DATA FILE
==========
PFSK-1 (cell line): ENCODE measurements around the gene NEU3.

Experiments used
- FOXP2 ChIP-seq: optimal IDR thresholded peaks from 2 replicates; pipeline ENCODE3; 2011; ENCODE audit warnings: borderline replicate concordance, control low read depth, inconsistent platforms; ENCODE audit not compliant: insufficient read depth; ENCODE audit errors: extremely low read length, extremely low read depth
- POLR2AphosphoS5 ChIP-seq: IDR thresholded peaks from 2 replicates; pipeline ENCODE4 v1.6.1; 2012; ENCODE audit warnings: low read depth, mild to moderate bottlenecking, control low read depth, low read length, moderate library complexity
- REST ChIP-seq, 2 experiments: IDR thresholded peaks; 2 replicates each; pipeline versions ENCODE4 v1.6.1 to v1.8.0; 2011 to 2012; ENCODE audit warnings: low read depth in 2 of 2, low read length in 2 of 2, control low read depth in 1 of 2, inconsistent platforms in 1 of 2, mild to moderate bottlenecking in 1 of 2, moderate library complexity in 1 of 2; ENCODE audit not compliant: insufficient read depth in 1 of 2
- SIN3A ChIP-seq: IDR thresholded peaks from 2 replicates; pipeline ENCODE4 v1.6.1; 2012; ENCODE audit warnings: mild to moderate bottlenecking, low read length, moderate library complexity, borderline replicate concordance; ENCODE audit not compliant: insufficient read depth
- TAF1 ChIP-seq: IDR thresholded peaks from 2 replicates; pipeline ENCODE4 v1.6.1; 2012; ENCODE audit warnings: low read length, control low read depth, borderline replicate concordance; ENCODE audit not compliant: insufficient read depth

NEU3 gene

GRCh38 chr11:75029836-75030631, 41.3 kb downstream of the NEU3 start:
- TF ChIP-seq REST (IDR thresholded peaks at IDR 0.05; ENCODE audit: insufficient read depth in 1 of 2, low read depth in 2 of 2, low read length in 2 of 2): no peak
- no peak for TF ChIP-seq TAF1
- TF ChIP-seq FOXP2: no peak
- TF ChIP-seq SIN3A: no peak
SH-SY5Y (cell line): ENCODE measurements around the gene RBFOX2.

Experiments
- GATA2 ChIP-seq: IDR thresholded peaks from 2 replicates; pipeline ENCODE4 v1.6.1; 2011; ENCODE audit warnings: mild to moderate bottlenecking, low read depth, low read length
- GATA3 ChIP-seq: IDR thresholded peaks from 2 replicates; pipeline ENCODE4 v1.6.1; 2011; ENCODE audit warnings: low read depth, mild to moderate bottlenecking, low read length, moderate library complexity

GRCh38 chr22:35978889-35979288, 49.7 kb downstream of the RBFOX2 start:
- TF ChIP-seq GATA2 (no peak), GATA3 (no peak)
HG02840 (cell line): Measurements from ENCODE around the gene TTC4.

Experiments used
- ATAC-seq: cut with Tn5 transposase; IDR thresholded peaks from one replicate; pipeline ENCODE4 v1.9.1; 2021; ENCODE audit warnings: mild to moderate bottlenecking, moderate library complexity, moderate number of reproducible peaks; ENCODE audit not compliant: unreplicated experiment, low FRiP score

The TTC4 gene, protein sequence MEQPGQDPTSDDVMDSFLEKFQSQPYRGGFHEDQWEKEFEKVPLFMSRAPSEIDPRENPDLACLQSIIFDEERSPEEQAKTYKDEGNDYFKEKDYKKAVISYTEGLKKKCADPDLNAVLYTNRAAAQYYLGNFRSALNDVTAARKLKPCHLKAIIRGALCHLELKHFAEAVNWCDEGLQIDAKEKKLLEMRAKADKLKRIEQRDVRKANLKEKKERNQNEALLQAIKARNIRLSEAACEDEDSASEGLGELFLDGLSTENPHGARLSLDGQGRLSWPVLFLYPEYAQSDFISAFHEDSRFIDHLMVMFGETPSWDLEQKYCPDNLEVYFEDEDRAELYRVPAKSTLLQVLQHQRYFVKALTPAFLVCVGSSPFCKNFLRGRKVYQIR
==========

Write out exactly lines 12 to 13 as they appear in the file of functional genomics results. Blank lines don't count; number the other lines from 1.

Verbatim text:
- TF ChIP-seq FOXP2: no peak
- TF ChIP-seq SIN3A: no peak